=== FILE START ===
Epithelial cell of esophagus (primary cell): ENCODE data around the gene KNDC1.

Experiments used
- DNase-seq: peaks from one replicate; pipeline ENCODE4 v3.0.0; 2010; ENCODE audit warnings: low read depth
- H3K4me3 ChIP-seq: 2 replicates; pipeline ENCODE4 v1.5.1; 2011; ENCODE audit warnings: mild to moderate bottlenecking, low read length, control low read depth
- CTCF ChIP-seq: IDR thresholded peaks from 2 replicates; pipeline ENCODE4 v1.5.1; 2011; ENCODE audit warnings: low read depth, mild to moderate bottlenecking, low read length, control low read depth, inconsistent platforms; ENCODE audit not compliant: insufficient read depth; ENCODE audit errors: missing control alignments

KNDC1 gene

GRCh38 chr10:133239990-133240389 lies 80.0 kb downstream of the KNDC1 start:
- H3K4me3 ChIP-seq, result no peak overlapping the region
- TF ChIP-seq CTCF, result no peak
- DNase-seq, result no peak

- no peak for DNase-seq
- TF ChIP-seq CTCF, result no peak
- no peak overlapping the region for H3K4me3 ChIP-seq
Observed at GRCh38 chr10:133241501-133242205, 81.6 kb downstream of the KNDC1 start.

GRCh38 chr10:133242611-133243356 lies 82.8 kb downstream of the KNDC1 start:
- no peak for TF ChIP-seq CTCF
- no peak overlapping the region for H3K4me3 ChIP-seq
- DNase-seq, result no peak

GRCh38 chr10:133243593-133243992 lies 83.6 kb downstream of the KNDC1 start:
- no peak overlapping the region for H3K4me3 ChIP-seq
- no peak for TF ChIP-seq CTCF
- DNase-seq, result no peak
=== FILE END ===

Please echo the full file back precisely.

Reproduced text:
Epithelial cell of esophagus (primary cell): ENCODE data around the gene KNDC1.

Experiments used
- DNase-seq: peaks from one replicate; pipeline ENCODE4 v3.0.0; 2010; ENCODE audit warnings: low read depth
- H3K4me3 ChIP-seq: 2 replicates; pipeline ENCODE4 v1.5.1; 2011; ENCODE audit warnings: mild to moderate bottlenecking, low read length, control low read depth
- CTCF ChIP-seq: IDR thresholded peaks from 2 replicates; pipeline ENCODE4 v1.5.1; 2011; ENCODE audit warnings: low read depth, mild to moderate bottlenecking, low read length, control low read depth, inconsistent platforms; ENCODE audit not compliant: insufficient read depth; ENCODE audit errors: missing control alignments

KNDC1 gene

GRCh38 chr10:133239990-133240389 lies 80.0 kb downstream of the KNDC1 start:
- H3K4me3 ChIP-seq, result no peak overlapping the region
- TF ChIP-seq CTCF, result no peak
- DNase-seq, result no peak

- no peak for DNase-seq
- TF ChIP-seq CTCF, result no peak
- no peak overlapping the region for H3K4me3 ChIP-seq
Observed at GRCh38 chr10:133241501-133242205, 81.6 kb downstream of the KNDC1 start.

GRCh38 chr10:133242611-133243356 lies 82.8 kb downstream of the KNDC1 start:
- no peak for TF ChIP-seq CTCF
- no peak overlapping the region for H3K4me3 ChIP-seq
- DNase-seq, result no peak

GRCh38 chr10:133243593-133243992 lies 83.6 kb downstream of the KNDC1 start:
- no peak overlapping the region for H3K4me3 ChIP-seq
- no peak for TF ChIP-seq CTCF
- DNase-seq, result no peak